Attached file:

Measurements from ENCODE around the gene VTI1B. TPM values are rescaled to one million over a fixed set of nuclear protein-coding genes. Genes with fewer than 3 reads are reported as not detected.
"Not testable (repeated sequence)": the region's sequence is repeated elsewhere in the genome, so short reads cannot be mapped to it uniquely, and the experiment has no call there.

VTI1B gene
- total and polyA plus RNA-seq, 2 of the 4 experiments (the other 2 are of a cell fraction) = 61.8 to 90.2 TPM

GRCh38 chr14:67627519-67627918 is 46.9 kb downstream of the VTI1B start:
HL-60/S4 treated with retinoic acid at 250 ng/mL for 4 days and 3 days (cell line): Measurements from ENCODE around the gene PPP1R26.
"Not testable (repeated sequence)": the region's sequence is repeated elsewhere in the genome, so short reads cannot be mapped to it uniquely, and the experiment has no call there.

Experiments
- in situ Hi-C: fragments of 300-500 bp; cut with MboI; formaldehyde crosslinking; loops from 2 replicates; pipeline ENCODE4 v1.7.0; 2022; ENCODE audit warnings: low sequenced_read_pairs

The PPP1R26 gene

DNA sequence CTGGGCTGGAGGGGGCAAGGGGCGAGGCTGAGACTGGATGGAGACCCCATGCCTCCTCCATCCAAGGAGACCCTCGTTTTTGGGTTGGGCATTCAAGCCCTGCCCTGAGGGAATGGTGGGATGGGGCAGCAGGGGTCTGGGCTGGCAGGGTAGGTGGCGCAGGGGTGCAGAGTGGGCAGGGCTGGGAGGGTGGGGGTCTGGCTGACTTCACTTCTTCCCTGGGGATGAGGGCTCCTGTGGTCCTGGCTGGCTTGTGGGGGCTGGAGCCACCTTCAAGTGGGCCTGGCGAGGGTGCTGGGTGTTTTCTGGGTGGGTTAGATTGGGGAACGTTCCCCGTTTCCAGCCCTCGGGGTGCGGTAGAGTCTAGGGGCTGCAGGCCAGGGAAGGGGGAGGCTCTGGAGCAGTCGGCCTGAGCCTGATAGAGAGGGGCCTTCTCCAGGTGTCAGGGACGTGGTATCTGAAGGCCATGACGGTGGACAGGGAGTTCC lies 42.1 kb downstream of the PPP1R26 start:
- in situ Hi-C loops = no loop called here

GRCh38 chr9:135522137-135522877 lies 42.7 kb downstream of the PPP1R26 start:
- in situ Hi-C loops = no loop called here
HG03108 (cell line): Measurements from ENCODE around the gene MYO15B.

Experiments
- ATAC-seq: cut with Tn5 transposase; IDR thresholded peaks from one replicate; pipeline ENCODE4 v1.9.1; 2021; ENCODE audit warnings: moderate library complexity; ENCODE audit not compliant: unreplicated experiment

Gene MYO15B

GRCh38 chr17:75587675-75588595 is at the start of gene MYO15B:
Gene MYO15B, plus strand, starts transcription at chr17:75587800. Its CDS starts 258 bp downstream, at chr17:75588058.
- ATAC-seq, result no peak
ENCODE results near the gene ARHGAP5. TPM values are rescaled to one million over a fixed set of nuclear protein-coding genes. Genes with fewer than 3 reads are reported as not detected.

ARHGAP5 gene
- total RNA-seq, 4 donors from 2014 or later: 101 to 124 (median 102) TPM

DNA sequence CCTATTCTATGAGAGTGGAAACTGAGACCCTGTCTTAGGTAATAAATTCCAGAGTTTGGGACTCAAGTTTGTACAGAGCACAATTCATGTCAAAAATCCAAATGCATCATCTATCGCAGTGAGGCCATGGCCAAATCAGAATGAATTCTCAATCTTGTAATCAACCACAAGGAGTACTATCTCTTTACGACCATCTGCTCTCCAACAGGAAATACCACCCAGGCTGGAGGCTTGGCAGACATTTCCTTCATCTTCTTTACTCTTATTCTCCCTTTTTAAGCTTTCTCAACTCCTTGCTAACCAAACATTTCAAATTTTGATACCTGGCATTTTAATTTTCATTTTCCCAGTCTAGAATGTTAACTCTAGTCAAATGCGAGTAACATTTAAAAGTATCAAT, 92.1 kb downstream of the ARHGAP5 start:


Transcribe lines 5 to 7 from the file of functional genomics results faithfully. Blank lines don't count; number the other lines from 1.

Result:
GRCh38 chr14:67627519-67627918 is 46.9 kb downstream of the VTI1B start:
HL-60/S4 treated with retinoic acid at 250 ng/mL for 4 days and 3 days (cell line): Measurements from ENCODE around the gene PPP1R26.
"Not testable (repeated sequence)": the region's sequence is repeated elsewhere in the genome, so short reads cannot be mapped to it uniquely, and the experiment has no call there.